Infrastructure and the Environment Minister Melanie Schultz van Haegen and Nijmegen Mayor Hubert Bruls today pulled a life-size thumb out of a dyke to illustrate the fact that the River Waal now has more room around Nijmegen.
As a result, the water level of the river has dropped 34 centimeters, nearly 13.5 inches. The Nijmegen Room for the River Waal project is one of the largest and most awe-inspiring of the projects being realized within the framework of Rijkswaterstaat’s national Room for the River flood risk management program.
By widening the river, the risk for flooding of Nijmegen and the surrounding upriver area is reduced considerably.
The Waal makes a sharp bend near Nijmegen and becomes narrower, forming a bottleneck. At times of high water, the river could not cope with the volume of water. To protect residents from flooding, the dyke has been moved 300 meters (nearly 330 yards) inland and a 2.5-mile-long secondary channel has been dug.
This has created an island in the center of the city that is connected to Nijmegen-Noord bt three new bridges. The work started in January 2013. Fifty households were relocated as a result of the flood-risk management measures.
“A unique urban river park has been created in Nijmegen: the Spiegelwaal and the Veur Lent island are part of a plan in which flood-risk management and urban quality go hand in hand,” said Minister Schultz. “In the 1995 flooding, Nijmegen residents were up to their neck in water. Now, the Waal can cope with a similar volume of water with no problem at all. Nijmegen is prepared for future high water levels caused by climate change.”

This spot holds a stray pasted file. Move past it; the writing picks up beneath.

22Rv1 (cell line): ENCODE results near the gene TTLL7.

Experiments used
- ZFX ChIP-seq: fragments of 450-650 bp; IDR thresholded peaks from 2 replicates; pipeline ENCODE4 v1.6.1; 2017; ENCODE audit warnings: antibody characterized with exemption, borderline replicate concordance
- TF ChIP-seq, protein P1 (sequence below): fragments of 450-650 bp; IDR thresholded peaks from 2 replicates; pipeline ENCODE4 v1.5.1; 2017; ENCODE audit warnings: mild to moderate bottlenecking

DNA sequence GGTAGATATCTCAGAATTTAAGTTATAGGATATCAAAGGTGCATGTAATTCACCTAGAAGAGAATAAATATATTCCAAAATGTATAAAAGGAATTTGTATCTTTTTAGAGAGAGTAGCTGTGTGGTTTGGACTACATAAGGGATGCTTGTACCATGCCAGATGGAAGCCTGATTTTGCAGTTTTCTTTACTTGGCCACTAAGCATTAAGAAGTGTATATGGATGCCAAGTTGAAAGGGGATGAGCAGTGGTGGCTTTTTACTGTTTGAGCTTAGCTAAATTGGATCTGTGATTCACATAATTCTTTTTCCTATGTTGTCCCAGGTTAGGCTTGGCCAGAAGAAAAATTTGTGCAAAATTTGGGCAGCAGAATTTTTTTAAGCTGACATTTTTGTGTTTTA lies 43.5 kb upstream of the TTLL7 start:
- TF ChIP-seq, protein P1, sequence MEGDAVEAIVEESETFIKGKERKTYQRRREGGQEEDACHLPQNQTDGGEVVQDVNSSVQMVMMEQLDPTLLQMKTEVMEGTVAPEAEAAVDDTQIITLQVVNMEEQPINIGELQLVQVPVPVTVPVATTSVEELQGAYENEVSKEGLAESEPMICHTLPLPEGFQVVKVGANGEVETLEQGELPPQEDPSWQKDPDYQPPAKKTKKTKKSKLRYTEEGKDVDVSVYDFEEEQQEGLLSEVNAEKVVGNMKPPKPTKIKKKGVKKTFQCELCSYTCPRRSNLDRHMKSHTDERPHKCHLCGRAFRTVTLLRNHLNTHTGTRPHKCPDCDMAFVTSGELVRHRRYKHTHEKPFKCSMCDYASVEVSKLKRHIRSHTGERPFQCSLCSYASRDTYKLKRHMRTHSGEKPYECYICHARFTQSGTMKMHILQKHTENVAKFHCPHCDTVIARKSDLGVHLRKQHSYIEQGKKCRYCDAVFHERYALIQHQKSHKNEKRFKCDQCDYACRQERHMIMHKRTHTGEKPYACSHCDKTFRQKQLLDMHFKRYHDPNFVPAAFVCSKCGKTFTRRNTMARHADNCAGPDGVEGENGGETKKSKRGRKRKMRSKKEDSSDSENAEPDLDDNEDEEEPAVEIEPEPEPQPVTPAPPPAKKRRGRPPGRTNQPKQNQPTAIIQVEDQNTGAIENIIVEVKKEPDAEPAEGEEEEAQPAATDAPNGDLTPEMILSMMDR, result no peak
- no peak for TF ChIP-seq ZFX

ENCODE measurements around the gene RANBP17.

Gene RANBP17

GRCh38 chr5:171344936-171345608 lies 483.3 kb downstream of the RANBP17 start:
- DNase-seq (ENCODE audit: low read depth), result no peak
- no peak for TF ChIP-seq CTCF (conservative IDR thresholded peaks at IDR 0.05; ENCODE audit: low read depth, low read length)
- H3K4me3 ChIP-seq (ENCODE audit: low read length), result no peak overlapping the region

The flood-risk management measures have been carried out in a manner that ensures they add value to the city in other ways. The new area has become a place where there is room for living, nature, recreation, education, hospitality venues, and small-scale events. A new quay forms the beating heart of the river park.
“Here, we have turned a danger into an opportunity,” said Mayor Bruls. “With this project Nijmegen has acquired an additional, very special recreational area just a stone’s throw from the city center.”
Once all the work has been completed, on 28 March 2016 (Easter Monday), everyone will be able to get acquainted with this new part of the city. On that day, which marks the start of the outdoor season, various activities will be taking place on and around the island to demonstrate the opportunities the new river park offers.
Room for the River
Dutch rivers have to cope with high water levels increasingly more often. They have to discharge more rainwater and meltwater while there is little room for this between the dykes. As a result, the risk of flooding increases.
Raising the height of dykes alone is not enough to control the increased flood risk. The water levels of the rivers have to be reduced. For this reason, Rijkswaterstaat, water authorities, municipalities and provinces have provided our rivers with more room in more than 30 places.
For example, dykes have been relocated, secondary channels have been dug, and flood plains deepened. In this way, we are working together on keeping the four million residents of the area around the major rivers safe, while at the same time creating an attractive living environment.